Sunday, September 6, 2015

How to Use Commas for Three or More Words, Phrases, or Clauses

So often, I see a number of people omitting the last comma before a conjunction, because somebody somewhere changed the rules one day and said it was okay to omit it. The argument for omitting the final comma is that the word, “and,” is supposed to suffice for the omission, but as I note in examples posted below, that supposition doesn’t always work.

Most of the time, readers can easily understand sentences written without the added comma, but sometimes the sentences make no sense – or they are hilarious – so in a comedic sense, the omission of that last comma could, if intended, be humorous.

Some punctuation rules have to change to accommodate changing times. The comma usage rule, however, is not the same type of rule as the omission of the second space after a period. Arguments continue over whether or not to press the space bar once or twice after typing a period.

In the days before computers, when everyone used typewriters, the rule was to press the space bar twice. The reason was because it allowed for easy reading; the reader would temporarily pause before heading on to the next sentence. 

When computers were invented (YEARS ago) inventors factored in a reasonable space between sentences, allowing typists to press the space bar only once. 

So let’s end the argument right now about whether or not to press the space bar once or twice after a sentence. The answer is – if you still use a typewriter, press the space bar twice; if you use a computer, press the space bar only once (caveat – some fonts and font styles, including italics, cause letters to space unevenly, and in those cases, adding an extra space after a period might look better).


Now on to the question of whether or not to place one last comma in a series of three or more words, phrases, or clauses. I found a great example in the following sentence, showing why we need to use commas appropriately (found on EnglishPlus.com in the Grammar Section on Commas):

Incorrect: The street was filled with angry protestors, shouting spectators and police. 

(Leaving out the last comma makes it look like the police were shouting, too.)

Correct: The street was filled with angry protestors, shouting spectators, and police. 

(Makes it clearer.) 

I found another more humorous example on Stack Exchange (also located on wikipedia):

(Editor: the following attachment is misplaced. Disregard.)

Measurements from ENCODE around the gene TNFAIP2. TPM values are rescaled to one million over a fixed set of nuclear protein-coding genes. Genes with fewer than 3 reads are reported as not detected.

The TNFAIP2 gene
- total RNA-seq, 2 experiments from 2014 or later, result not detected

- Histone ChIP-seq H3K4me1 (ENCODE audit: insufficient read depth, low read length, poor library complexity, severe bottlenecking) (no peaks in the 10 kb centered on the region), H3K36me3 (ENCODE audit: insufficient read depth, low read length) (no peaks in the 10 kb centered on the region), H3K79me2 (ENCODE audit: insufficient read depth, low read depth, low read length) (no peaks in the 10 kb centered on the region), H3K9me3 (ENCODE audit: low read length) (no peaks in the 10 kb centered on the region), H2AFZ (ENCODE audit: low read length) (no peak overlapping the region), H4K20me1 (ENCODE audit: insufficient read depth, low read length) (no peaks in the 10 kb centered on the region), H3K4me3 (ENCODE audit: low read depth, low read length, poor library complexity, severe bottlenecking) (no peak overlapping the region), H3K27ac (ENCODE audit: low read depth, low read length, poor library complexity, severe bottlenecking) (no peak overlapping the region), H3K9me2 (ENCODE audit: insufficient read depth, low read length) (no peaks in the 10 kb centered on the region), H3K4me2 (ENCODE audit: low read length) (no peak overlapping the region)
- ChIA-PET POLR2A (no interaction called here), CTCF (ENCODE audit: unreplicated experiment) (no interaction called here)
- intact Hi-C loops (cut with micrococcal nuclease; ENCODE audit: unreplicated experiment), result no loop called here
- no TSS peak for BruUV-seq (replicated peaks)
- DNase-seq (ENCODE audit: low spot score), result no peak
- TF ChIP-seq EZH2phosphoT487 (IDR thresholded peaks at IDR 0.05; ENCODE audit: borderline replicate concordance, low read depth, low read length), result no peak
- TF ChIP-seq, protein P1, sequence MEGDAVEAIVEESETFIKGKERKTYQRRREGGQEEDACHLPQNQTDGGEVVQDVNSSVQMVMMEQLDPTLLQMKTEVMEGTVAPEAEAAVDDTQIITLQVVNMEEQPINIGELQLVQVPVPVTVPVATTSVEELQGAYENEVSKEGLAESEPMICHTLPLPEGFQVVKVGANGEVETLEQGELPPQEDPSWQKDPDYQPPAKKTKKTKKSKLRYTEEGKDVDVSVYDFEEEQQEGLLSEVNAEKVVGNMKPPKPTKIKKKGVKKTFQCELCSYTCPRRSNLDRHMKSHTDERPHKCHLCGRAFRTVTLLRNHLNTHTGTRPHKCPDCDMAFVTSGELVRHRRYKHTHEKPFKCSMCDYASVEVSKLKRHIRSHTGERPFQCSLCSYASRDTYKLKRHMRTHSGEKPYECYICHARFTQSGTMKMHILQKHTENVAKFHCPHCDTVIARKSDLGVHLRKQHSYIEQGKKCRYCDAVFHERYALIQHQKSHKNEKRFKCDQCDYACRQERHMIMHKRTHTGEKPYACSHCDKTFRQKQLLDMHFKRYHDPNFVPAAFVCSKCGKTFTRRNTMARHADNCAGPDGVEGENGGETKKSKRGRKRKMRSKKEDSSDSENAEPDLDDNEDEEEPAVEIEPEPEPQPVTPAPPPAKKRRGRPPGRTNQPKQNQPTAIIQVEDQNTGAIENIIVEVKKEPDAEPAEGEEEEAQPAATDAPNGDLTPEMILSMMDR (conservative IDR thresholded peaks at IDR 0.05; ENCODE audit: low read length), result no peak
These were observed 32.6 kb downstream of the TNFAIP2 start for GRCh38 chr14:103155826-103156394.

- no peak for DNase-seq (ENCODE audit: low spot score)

Sentence: To my parents, Ayn Rand and God.

Correction: To my mother, Ayn Rand, and God.

If you wrote the first sentence, readers would deduce that God was one of your parents (yes, I’m fully aware of the argument that God is the father). By changing the word, “parents,” to the word, “mother,” your sentence makes even more sense.

However, separating three items with commas may not always provide enough clarification. From Stack Exchange, we find the following sentence: 

He currently lives with his wife, a ferret, and a cat who thinks she is a ferret. 

The implication is that “his wife” is a ferret. Also, as one commenter in the thread beneath the article noted, the word, “currently,” causes the reader to wonder if his wife is only temporary. So in addition to placing commas correctly, we need to also look at the structure of our sentences. Do our readers understand what we’re trying to convey?

Ambiguous writing jeopardizes our credibility as a writer. Some people argue that if the sentence or phrase can be clearly understood with or without the comma, we can choose to leave it out. But why force our readers to work so hard at understanding our work? If our goal in writing our blogs, articles, or books is to express ourselves eloquently, the best way to help our audience understand our words is by using them correctly. We need to follow the rules of grammar or learn how to restructure our sentences so they will make sense to our readers.  

In addition to writing coherently, I’m also a believer in continuity in writing.  If a writer posts a series of three words in one sentence and leaves out the comma, but then several paragraphs later leaves in the comma, readers may note the inconsistency. The saying, “when in doubt, leave it out,” doesn’t, in my mind, apply to commas.

For more on English and grammar rules, please visit GrammarBook.com



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